French Studies: Laia Vancells-Lopez
Laia Vancells Lopez is a French major from Terrassa, Spain. While her outstanding performance in her French classes has gained her recognition as a distinguished French major, Vancells also excelled in her second major, Biochemistry & Molecular Biology (BMB). Furthermore, Vancells was a key asset to the women’s field hockey team over her four years at Wake Forest, as she was recently named to the 2021 All-ACC Academic Team, the 2020- 21 Second Team NFHCA All-Region and the 2020-21 Second Team All-ACC.
Vancells speaks a total of four languages, including Catalan, her native language. Though at home and in her local community she speaks Catalan, Vancells took classes in Spanish and French in school. She had not intended on majoring in French when she arrived at Wake Forest but soon decided that she wanted to continue studying the language.
“I’ve always liked French. I had learned in high school, and I didn’t want to lose it,” Vancells said. “I took a French class just for fun at first and I loved it. I took another one for fun, and I loved it, too.”
Vancells declared French as her second major during the spring of her junior year, over a year after declaring her BEM major. She proved that it’s never too late to follow an academic passion, as she took all of her advanced French classes during the spring of her junior year and throughout senior year.
With two majors and a commitment to the field hockey team, Vancells had lots of responsibilities to juggle as a college student.
“It was hard.” said Vancells. “But, the professors are really understanding and they help you out. So even though it’s hard, they make it possible for you to work hard too.”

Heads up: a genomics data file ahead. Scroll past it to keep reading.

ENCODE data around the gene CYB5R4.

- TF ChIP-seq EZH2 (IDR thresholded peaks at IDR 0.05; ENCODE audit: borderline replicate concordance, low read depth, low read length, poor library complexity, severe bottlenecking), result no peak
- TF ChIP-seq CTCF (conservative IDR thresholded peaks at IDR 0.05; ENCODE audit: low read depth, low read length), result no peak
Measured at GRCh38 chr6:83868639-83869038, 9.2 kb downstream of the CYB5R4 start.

Vancells praised her professors for making her Wake Forest classroom experience the best it could be. The admiration appears to be mutual. Dr. Stephen Murphy applauded Vancells for her stellar performance in his class.
“She combines a quiet sense of humor with a tenacious work ethic. She has juggled several demanding commitments (biochemistry, field hockey) while making it seem that her work in French Studies has her exclusive attention,” Murphy said. “At the end of a course on French and Francophone poetry (and despite the pandemic!), Laia illuminated much of what we read and discussed by writing compellingly about ‘The Paradox of Melancholy.’”
When asked what distinguishes Vancells from other French students, Murphy said, “Her excellent French, both spoken and written; her dependability, her intellectual curiosity, her resilience and a sensitivity to the nuances of literary language that I think comes from her polyglot experience (Catalan, Spanish, English, French).”
At the moment, Vancells plans on pursuing a Master’s in data science. Apart from this, Vancells is not certain of what her future holds, but she plans to use French and other languages she has mastered as an asset in any career path she follows.
“I want to do something that requires me to use different languages. I like a lot of things — I like science, but I also like law. Maybe something related to the European Union organization in Belgium, so I could use my English, French and Spanish.”
After receiving several job offers in the United States, Vancells is unsure of when her opportunity to live in France will come, but her proximity to France will make it easy for her to travel there.
“Maybe in a couple of years I will go to France — I live an hour and a half away from France, so it’s easy for me to go short-term or long-term.”